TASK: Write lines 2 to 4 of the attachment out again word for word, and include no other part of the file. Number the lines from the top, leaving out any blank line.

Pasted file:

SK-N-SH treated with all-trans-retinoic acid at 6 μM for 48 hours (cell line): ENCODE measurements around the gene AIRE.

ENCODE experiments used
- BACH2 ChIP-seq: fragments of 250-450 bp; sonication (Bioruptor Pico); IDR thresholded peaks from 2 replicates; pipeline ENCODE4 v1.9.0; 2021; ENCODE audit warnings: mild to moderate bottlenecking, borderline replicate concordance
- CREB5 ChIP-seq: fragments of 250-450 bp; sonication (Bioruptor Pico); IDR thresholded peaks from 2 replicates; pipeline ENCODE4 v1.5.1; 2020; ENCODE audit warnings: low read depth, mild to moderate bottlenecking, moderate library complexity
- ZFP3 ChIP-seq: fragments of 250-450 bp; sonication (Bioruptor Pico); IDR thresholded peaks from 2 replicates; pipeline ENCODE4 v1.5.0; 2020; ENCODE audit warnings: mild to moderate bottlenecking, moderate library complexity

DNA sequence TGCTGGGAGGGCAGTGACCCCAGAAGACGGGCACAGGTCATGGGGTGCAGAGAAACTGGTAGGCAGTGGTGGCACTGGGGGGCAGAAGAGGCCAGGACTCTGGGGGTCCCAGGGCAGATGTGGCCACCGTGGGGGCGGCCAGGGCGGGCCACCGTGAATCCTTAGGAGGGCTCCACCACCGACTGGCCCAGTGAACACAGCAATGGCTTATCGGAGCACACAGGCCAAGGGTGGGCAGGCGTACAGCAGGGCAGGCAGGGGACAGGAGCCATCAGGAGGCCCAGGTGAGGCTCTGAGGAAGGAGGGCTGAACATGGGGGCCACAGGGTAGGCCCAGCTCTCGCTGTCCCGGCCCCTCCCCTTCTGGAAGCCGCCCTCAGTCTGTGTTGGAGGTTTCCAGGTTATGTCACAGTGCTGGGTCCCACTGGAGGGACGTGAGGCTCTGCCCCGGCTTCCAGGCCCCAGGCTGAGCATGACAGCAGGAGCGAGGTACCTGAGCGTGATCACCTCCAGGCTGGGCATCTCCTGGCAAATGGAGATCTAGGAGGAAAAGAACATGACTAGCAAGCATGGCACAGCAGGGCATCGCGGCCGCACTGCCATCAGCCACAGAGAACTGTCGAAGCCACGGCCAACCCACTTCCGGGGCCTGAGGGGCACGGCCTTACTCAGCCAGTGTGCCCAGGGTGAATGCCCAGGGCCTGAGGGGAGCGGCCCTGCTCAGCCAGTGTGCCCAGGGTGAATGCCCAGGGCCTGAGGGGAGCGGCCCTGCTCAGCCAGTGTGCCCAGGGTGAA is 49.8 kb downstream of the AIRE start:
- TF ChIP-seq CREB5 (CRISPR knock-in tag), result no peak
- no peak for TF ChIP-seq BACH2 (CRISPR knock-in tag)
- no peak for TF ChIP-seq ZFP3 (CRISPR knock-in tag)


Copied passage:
ENCODE experiments used
- BACH2 ChIP-seq: fragments of 250-450 bp; sonication (Bioruptor Pico); IDR thresholded peaks from 2 replicates; pipeline ENCODE4 v1.9.0; 2021; ENCODE audit warnings: mild to moderate bottlenecking, borderline replicate concordance
- CREB5 ChIP-seq: fragments of 250-450 bp; sonication (Bioruptor Pico); IDR thresholded peaks from 2 replicates; pipeline ENCODE4 v1.5.1; 2020; ENCODE audit warnings: low read depth, mild to moderate bottlenecking, moderate library complexity